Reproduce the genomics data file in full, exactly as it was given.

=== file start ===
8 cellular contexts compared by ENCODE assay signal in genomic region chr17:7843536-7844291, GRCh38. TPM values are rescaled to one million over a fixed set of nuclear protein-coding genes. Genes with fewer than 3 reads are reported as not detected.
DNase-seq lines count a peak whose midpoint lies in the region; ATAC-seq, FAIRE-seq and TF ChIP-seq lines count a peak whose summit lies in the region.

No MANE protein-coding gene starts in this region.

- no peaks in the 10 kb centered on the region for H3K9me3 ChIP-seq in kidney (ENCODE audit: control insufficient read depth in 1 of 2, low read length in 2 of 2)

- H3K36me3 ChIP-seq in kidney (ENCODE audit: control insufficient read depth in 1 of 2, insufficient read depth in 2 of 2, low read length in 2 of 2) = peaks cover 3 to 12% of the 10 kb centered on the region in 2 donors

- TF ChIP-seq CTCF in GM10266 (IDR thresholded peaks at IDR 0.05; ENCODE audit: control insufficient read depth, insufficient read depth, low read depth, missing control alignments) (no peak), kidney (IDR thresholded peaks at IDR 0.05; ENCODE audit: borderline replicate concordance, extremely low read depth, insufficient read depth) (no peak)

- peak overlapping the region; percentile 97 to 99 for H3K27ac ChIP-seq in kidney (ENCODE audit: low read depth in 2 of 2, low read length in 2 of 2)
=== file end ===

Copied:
8 cellular contexts compared by ENCODE assay signal in genomic region chr17:7843536-7844291, GRCh38. TPM values are rescaled to one million over a fixed set of nuclear protein-coding genes. Genes with fewer than 3 reads are reported as not detected.
DNase-seq lines count a peak whose midpoint lies in the region; ATAC-seq, FAIRE-seq and TF ChIP-seq lines count a peak whose summit lies in the region.

No MANE protein-coding gene starts in this region.

- no peaks in the 10 kb centered on the region for H3K9me3 ChIP-seq in kidney (ENCODE audit: control insufficient read depth in 1 of 2, low read length in 2 of 2)

- H3K36me3 ChIP-seq in kidney (ENCODE audit: control insufficient read depth in 1 of 2, insufficient read depth in 2 of 2, low read length in 2 of 2) = peaks cover 3 to 12% of the 10 kb centered on the region in 2 donors

- TF ChIP-seq CTCF in GM10266 (IDR thresholded peaks at IDR 0.05; ENCODE audit: control insufficient read depth, insufficient read depth, low read depth, missing control alignments) (no peak), kidney (IDR thresholded peaks at IDR 0.05; ENCODE audit: borderline replicate concordance, extremely low read depth, insufficient read depth) (no peak)

- peak overlapping the region; percentile 97 to 99 for H3K27ac ChIP-seq in kidney (ENCODE audit: low read depth in 2 of 2, low read length in 2 of 2)